ShoreZone photographers shoot thousands of photos to map changing coasts

How many photos do you figure you shoot out the window when you take a trip?  5? 10? 20? How many of you take a picture every three seconds?

KUCB’s Zoe Sobel caught up with a helicopter crew of modern mapmakers who shoot 3-5,000 photos a day.

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The ShoreZone flight crew (Photo courtesy of Pipa Escanlante)
The ShoreZone flight crew (Photo courtesy of Pipa Escanlante)

Imagine looking out a helicopter window taking pictures as you’re traveling 60 miles an hour and you’re only 300 feet over the Eastern Aleutian Islands.

That’s a typical day for the four-person ShoreZone flight crew. But why spend so much time when there are satellites?

“People have said well why don’t you just use satellite imagery so you can get one picture of everything. But of course the satellite picture is also limited in resolution,” said oceanographer Carl Schoch. “If we’re trying to resolve objects on shore that are on the scale of centimeters. That’s actually very hard to do unless you get this kind of imagery.”

Schoch added that there actually are no maps like this.

“There are lots of other coastal maps out there — navigation charts, topographic maps — there are even other maps of shoreline habitats but none that match the imagery up with the map,” Schoch said.

The team can map the shoreline biology because the photographs are shot at an angle, which makes it easier to see cliffs and overhanging vegetation.

Over a week, they are documenting more than 1,300 miles of shoreline through video and still imagery. But there is a short window each year for photographing the shore – it can only be done during extreme low tides in the spring and summer when the intertidal flora is blooming.

To get everything done, the team is on a tight schedule with every five minutes mapped out. Any delay can ruin the entire day.

“All it takes is one flat tire or if anything were to happen here and all of a sudden the whole day is shot. We couldn’t go out,” said Schoch. “That one event would just destroy the whole project. We don’t have an extra day at the end of the tide to make it up. Coming back for 400 km of shoreline isn’t worth it.”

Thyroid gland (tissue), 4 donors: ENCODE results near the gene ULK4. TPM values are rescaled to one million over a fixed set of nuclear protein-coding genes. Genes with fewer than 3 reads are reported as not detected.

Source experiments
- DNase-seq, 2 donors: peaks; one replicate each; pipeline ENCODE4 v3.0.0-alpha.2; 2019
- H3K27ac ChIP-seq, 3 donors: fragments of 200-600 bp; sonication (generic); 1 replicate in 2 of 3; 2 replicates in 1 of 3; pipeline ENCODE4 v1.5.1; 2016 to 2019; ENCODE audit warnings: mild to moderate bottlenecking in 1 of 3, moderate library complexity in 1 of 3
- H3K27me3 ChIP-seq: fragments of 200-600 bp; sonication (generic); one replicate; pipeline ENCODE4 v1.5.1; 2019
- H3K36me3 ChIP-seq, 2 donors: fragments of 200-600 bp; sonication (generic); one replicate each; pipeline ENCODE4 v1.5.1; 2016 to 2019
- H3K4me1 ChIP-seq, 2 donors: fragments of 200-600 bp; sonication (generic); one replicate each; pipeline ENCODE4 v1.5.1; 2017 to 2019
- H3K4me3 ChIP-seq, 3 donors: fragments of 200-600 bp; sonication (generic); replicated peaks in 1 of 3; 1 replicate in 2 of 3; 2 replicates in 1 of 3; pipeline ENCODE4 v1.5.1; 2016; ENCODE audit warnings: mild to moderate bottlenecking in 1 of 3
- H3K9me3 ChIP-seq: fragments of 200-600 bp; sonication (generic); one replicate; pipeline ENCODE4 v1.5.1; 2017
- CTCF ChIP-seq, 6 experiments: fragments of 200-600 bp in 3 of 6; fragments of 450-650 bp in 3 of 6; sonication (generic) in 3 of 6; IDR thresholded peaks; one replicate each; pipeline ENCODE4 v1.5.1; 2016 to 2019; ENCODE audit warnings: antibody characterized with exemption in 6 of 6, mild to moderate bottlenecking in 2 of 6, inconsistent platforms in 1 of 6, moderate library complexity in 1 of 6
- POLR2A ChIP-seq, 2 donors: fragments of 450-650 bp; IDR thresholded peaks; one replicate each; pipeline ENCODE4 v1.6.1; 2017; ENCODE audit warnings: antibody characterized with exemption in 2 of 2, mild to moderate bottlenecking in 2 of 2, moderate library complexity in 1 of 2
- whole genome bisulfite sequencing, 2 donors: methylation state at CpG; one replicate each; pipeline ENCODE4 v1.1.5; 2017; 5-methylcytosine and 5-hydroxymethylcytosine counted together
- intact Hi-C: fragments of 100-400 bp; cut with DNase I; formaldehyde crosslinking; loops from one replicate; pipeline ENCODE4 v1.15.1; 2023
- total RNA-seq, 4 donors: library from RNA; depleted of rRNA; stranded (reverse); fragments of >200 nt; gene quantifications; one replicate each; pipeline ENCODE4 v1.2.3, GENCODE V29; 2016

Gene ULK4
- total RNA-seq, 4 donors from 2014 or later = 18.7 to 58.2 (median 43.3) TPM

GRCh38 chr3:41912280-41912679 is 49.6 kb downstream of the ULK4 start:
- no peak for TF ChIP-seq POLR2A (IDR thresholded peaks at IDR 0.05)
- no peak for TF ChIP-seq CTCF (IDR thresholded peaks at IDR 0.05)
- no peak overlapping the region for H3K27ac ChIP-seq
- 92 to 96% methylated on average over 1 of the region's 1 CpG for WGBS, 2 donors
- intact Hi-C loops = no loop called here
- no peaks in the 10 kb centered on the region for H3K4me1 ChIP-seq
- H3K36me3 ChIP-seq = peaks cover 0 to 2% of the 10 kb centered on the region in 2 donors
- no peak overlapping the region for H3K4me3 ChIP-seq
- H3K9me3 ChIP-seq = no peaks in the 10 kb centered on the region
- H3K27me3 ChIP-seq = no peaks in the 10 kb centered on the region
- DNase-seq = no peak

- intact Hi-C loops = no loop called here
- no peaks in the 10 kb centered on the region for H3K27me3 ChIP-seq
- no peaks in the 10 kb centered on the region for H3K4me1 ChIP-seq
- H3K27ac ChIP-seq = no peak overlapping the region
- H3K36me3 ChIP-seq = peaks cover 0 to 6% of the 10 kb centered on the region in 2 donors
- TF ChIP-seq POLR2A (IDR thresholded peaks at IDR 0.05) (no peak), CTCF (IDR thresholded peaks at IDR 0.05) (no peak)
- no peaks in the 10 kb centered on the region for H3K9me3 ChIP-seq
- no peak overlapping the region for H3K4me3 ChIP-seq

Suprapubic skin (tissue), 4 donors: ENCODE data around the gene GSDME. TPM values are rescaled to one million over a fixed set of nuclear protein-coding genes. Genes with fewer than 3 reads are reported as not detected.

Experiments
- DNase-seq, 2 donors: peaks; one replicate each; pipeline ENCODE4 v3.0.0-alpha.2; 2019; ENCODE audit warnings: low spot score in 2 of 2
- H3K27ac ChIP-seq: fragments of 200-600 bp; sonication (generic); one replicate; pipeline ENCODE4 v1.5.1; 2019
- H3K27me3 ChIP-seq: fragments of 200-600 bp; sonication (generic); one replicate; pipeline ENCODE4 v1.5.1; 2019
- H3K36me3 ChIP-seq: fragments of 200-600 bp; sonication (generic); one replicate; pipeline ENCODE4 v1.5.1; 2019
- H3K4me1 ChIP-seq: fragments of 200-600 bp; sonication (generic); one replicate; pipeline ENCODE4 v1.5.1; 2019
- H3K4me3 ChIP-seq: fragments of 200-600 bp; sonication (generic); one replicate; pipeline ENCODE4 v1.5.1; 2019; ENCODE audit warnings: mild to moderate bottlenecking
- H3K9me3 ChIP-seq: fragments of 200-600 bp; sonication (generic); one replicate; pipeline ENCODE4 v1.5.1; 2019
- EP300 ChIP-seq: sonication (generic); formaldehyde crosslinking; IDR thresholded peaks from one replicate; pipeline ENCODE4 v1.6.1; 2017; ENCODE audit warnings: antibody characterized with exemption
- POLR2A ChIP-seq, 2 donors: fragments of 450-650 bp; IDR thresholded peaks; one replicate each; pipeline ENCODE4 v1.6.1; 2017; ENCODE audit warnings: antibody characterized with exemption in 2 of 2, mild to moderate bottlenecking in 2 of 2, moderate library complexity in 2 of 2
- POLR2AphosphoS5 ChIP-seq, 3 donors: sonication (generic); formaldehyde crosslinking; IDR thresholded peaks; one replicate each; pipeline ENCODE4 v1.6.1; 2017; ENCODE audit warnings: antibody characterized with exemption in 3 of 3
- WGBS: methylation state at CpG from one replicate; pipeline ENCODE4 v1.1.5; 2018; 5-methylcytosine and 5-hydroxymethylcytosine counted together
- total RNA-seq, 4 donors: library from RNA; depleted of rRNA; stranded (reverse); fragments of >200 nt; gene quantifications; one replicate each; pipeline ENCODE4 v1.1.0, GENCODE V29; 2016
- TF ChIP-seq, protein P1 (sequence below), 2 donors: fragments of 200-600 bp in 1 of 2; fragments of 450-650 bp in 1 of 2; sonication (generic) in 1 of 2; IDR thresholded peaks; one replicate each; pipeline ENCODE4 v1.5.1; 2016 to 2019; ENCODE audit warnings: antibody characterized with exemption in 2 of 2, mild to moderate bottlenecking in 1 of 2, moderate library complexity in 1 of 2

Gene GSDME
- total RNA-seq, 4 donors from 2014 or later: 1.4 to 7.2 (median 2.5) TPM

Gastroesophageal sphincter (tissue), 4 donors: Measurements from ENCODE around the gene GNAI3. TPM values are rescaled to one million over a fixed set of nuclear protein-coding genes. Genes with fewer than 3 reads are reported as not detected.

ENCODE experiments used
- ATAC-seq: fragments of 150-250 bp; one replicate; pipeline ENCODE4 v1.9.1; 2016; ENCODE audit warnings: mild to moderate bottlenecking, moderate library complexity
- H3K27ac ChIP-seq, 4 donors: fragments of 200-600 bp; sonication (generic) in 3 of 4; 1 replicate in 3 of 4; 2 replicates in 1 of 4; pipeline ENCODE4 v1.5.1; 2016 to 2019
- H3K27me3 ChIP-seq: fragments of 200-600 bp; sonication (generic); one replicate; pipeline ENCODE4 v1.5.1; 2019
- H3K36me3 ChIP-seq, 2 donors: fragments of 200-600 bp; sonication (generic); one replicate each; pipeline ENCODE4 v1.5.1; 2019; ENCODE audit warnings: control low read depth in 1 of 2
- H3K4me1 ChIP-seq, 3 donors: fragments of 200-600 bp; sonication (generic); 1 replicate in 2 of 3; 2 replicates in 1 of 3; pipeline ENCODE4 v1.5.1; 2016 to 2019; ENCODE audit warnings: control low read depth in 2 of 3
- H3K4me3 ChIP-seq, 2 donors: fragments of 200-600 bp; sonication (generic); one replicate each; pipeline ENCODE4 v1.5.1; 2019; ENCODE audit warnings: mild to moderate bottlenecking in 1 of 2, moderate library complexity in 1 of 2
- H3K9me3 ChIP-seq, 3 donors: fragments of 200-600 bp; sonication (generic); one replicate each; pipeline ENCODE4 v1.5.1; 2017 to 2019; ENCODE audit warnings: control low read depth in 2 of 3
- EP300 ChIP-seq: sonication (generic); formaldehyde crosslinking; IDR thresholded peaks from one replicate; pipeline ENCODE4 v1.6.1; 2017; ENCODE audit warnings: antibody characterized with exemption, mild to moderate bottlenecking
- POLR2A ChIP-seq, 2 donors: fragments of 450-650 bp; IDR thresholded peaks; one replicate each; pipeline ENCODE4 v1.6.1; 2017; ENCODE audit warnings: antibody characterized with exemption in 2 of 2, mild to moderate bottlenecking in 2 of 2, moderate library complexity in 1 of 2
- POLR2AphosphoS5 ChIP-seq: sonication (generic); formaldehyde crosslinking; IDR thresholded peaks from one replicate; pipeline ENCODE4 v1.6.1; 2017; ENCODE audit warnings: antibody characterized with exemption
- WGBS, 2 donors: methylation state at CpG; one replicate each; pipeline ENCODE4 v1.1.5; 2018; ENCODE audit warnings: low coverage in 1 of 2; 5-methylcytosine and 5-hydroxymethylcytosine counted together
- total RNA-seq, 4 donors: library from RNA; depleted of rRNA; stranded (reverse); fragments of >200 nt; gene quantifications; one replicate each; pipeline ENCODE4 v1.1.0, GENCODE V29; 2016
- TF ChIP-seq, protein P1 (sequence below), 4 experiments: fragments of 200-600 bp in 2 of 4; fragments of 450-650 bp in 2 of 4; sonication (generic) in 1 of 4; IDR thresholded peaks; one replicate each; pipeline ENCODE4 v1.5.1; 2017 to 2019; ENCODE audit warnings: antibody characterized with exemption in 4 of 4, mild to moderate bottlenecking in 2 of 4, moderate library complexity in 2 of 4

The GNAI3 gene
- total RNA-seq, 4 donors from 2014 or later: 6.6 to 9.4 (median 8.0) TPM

Back in the lab in Victoria, British Columbia, the thousands of still images are stitched together using a technique called structure form motion.  Every single pixel gets a latitude, longitude and elevation creating a 3-dimensional model of the shoreline. And that step takes a long time. It will be at least six months before this project is completed.

Online everyone can access ShoreZone’s maps and video. When the program began in the 1980s, it was intended for oil spill responses. But over the years, that has changed. Schoch said people can use the data in many ways.

“From beach walkers to people who are planning for making development plans on the coast or very large ecological questions that have to do with the entire gulf of Alaska, this project has relevance to all of them,” Schoch said.

In the winter months, Archaeologist Martin Stanford scrolls through the still photographs and video. The photos help him plan summer trips to explore old village sites where he can document stonefish traps and canoe ramps built nearly 600 years ago.

This trip to the Eastern Aleutians is part of a larger project mapping the entire coast of the Pacific Northwest.  Alaska is 90 percent done while the coasts of Washington, Oregon and British Columbia are completed.

Certain areas of Alaska’s coast have been mapped more than once. With the ShoreZone project nearly finished, Schoch thinks people will be interested in seeing how fast their shoreline is changing.

“Now that we are thinking about remapping this becomes relevant because we can compare old 3D models to new 3D models and we can measure the change on a shoreline due to wave erosion or sea level rise,” said Schoch.